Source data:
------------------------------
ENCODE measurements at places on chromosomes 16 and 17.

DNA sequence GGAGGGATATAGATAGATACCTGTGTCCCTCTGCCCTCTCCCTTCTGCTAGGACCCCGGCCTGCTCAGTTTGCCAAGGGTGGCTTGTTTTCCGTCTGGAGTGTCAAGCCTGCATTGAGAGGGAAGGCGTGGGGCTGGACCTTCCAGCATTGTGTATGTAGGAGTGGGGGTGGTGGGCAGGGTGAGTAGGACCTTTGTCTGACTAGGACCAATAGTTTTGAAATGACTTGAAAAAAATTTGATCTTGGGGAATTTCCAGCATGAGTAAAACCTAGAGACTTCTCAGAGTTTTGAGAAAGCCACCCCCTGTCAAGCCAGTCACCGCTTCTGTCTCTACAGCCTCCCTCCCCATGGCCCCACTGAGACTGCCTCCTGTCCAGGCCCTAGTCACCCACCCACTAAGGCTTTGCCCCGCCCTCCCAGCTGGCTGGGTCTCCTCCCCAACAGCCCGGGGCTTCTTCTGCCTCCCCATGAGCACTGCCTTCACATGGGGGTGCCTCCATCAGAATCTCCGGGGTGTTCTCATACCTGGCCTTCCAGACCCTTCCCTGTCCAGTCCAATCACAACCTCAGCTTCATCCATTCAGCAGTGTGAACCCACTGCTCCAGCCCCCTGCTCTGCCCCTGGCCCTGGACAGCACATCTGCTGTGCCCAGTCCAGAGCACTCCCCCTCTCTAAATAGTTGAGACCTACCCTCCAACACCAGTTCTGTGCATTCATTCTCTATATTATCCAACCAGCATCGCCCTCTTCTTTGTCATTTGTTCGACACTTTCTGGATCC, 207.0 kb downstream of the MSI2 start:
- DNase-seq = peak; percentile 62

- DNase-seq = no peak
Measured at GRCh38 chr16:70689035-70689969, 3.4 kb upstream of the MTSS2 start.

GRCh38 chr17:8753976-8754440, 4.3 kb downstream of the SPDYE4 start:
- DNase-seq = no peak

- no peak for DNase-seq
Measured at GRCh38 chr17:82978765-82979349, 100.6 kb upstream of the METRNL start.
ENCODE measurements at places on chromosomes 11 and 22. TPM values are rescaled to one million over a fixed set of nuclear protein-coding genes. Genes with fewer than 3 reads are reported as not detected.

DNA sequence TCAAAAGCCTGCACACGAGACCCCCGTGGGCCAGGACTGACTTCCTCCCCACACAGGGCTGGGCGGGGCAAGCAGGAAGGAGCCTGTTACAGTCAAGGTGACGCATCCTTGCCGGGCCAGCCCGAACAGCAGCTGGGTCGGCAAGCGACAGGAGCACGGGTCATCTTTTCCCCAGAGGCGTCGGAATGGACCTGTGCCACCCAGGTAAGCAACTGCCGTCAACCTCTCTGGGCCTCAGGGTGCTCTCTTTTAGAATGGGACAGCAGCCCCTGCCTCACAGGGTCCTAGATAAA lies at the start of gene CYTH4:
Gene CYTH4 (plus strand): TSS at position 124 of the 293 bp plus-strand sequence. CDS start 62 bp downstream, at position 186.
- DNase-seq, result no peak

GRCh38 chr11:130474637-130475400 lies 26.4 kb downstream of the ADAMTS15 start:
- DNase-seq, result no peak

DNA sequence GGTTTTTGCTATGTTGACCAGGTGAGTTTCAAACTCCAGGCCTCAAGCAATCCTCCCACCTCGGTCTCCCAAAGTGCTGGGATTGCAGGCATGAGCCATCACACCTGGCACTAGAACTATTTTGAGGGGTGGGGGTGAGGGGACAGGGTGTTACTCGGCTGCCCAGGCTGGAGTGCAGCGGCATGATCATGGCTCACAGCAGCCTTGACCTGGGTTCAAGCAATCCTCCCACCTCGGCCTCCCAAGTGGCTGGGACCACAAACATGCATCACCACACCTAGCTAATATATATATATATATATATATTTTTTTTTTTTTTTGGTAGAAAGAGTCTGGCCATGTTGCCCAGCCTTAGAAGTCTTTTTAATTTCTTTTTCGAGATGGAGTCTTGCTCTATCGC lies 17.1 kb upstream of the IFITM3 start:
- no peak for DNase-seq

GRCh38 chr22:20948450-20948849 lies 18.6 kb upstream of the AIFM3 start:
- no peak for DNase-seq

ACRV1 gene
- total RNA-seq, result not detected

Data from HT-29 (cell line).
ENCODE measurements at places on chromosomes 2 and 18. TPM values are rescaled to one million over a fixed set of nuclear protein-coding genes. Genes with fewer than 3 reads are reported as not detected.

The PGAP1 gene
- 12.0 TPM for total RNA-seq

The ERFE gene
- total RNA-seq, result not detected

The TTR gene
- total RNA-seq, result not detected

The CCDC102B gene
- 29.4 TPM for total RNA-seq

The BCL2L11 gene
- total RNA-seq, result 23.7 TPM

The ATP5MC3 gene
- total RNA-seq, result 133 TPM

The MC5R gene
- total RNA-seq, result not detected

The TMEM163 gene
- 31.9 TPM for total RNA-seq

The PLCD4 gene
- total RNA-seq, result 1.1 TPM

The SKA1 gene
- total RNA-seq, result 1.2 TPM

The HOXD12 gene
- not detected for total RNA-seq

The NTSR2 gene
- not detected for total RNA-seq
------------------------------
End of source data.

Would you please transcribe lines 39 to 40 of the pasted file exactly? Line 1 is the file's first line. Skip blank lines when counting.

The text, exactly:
- 31.9 TPM for total RNA-seq

The PLCD4 gene